While Matt Wagner was working on Sandman, he continued to produce content for his Grendel franchise, earning an Eisner award for the mini-series Grendel: War Child in 1993. With Batman Forever in movie theaters in 1995 featuring Batman taking on a partner in Robin while battling emerging foes Two-Face and the Riddler, Wagner would produce a one-shot entitled Batman: Riddler and the Riddle Factory. In the tale, the Riddler begins a television program exposing humiliating secrets of the rich while contestants would try to earn cash prizes. The following year, Batman and Grendel would again cross swords but this time the Caped Crusader would battle Grendel-Prime from Wagner’s War Child mini-series. After Sandman, Wagner would pen a mini-series featuring another Golden Age mystery man in Doctor Mid-Nite in 1999. The same year, Wagner would snag two more Eisners for his mini-series Grendel: Black, White and Red telling short stories of Hunter Rose featuring guest creators. In 2001, Wagner would become a frequent cover artist for Green Arrow following the character’s resurrection under the pen of scribe Kevin Smith. Wagner would tackle DC Comics’ biggest three heroes in their first meeting in 2003 with Batman/Superman/Wonder Woman: Trinity. For the mini-series written and drawn by Wagner, the trinity had to face off against Ra’s al Ghul, Artemis, and Bizarro. The year after, Wagner would start work as a frequent cover artist on the monthly Batman series.
Marvel Comics would release a number of successful live action films leading Warner Bros, the parent company of DC Comics, to restart their Batman film franchise which had run off the rails some years prior. The result was Batman Begins, detailing how Bruce Wayne journeyed to become Batman, which proved to be a hit with movie goers in 2005. DC Comics would return to one of Batman’s earliest adventures that year with his greatest foe in the comic book mini-series Batman: The Man Who Laughs re-imagining the Dark Knight’s first encounter with the Joker from the pages of Batman #1 (Spring 1940). Later that year, Matt Wagner would also produce a mini-series based on a tale from that same early issue of Batman’s career. In the original tale, Hugo Strange had developed a formula to turn men into man monsters in his latest battle with Batman. In Wagner’s Batman & the Monster Men, the story is similar but takes place after the events of Batman: Year One and before Batman’s encounter with the Joker as well as retconning the events as the Caped Crusader’s first encounter with Strange. The following year, Wagner would re-imagine another early adventure of the Dark Knight, this time Detective Comics #31 (September 1939). Despite taking place earlier, Wagner would retroactively place the tale after the last mini-series but still before Batman’s initial encounter with the Joker. Batman and the Mad Monk details the hero’s first encounter battling the supernatural as he fights the Monk, a vampire from Transylvania. The two mini-series make up the Dark Moon Rising series.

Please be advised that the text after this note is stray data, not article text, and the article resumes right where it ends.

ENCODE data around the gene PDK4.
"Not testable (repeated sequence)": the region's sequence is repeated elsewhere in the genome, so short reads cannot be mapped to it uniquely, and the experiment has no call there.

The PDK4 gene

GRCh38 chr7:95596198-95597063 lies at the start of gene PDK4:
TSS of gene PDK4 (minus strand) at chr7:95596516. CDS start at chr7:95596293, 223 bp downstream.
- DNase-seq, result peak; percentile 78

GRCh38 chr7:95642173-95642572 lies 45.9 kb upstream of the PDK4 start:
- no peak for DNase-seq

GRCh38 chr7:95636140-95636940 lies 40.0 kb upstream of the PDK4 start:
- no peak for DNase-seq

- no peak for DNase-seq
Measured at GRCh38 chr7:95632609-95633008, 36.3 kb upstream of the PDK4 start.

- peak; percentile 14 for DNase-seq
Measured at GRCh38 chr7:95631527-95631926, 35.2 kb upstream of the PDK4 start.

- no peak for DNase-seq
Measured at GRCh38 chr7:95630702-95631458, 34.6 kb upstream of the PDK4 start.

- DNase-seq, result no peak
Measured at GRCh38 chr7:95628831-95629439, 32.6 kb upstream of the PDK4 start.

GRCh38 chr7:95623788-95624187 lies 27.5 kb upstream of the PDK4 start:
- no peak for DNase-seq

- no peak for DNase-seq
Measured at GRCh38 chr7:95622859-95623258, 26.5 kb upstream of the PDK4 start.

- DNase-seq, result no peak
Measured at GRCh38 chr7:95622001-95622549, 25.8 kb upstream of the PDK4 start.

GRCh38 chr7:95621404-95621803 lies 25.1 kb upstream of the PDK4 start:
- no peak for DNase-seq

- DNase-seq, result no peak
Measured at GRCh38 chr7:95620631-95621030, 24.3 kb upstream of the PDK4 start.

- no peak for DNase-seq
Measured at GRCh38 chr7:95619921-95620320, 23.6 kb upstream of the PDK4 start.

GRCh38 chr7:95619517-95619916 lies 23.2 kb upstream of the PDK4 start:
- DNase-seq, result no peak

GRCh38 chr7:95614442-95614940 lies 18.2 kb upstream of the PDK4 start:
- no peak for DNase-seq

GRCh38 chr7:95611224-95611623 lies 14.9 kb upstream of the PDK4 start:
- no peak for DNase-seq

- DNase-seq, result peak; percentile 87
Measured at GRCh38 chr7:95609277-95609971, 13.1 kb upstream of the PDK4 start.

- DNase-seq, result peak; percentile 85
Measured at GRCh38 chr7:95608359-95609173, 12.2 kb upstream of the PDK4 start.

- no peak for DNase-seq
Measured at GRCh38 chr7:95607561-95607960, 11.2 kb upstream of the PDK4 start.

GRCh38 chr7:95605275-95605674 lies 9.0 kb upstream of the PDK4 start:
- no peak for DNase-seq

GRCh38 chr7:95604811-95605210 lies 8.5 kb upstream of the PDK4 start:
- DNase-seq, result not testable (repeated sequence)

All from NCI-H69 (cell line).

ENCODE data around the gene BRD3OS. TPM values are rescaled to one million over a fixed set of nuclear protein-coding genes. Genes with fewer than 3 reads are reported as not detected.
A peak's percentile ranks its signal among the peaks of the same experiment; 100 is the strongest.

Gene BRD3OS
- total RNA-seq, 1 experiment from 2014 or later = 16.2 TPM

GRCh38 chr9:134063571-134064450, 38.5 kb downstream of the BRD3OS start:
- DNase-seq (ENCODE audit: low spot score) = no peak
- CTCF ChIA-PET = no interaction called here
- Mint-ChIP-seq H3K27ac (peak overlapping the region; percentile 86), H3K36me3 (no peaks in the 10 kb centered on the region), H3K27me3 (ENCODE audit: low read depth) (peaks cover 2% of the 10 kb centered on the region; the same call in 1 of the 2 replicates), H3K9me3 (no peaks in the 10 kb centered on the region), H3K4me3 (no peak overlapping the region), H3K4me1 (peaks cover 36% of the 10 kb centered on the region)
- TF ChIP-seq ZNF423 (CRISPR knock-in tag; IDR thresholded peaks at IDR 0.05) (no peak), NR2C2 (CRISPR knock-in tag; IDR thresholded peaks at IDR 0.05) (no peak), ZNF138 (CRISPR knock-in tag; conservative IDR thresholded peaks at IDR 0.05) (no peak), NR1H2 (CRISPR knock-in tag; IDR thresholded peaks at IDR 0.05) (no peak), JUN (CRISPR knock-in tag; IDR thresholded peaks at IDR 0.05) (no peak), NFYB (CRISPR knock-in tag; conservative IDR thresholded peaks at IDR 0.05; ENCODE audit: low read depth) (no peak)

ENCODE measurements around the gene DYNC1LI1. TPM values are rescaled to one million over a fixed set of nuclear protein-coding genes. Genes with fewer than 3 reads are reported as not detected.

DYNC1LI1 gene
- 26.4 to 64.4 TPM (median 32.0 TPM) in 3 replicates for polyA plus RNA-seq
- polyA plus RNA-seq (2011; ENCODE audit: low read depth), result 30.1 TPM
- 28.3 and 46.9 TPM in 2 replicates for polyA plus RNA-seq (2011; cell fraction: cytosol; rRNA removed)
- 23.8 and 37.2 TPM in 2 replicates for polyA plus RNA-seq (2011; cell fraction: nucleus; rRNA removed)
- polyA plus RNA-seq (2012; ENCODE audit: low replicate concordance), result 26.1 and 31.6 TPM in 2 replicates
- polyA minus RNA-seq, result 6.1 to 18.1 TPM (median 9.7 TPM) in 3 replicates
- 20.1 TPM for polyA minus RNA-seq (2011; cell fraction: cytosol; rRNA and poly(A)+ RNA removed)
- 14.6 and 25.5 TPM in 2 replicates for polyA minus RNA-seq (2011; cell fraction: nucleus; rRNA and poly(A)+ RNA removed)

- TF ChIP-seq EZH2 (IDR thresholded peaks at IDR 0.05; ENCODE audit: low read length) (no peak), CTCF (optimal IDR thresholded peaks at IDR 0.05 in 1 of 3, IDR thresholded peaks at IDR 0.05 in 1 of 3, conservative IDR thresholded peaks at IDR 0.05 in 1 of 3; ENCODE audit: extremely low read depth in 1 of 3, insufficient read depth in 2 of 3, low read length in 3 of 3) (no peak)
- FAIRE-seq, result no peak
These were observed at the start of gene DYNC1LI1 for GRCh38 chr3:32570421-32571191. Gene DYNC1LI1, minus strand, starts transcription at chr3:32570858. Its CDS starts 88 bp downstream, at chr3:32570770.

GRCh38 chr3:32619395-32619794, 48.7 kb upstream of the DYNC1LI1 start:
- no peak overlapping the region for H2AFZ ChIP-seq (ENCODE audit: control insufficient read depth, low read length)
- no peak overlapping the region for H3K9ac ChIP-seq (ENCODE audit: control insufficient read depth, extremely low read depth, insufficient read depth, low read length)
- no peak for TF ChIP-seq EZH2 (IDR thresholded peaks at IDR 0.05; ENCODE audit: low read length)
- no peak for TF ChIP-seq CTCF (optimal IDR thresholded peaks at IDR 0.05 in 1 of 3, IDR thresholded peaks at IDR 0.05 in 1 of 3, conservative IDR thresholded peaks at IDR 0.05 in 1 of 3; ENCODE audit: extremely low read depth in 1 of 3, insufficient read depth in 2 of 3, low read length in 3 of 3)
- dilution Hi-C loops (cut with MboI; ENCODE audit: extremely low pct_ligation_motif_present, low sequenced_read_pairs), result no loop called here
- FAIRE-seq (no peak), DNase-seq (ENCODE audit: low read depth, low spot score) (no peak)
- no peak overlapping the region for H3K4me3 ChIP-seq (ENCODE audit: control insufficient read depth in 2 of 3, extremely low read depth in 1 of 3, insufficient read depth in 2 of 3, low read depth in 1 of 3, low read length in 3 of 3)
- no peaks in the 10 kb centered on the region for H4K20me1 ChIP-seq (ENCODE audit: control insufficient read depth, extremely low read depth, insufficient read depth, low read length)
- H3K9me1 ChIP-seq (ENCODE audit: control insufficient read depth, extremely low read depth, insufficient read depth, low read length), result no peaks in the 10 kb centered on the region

Following Matt Wagner’s time with Gotham’s Silent Guardian, the creator affixed his creativity on obscure DC Comics character Madame Xanadu in a Vertigo series jumping through time from her origins in the Arthurian age where she combated Merlin to her dealings with Kubla Khan, Jack the Ripper, and the Golden Age of superheroes in America. Around the same time, Wagner would take creative control of Zorro, the swashbuckling pulp character that heavily influenced Batman, who was licensed by Dynamite Entertainment for an ongoing comic book series. Wagner would continue at Dynamite following his Zorro run by tackling its recently acquired license for the Green Hornet. While Kevin Smith was producing a monthly series about the son of the original Hornet, Wagner spearheaded the origins of the original and Kato in Green Hornet: Year One. However, Wagner wasn’t yet done with Zorro and would write the character again in the limited series Zorro Rides Again. Wagner’s latest project has him teaming with Legendary Comics, a publishing arm of Legendary Pictures, in Tower Chronicles alongside fellow legendary creator Simon Bisley. The series follows supernatural bounty hunter John Tower as he battles various monsters in a mash up of genres including horror, science fiction, sword and sorcery, action/adventure, romance, and more. This new project differs in that instead of monthly installments, it’s released as graphic novels with a single book released thus far, a second to be released December 2012, and a third book written and drawn to complete the trilogy.
Currently, Wagner is also developing a series for Dynamite in Shadow: Year One outlining the pulp legend’s origins set to premier in 2013.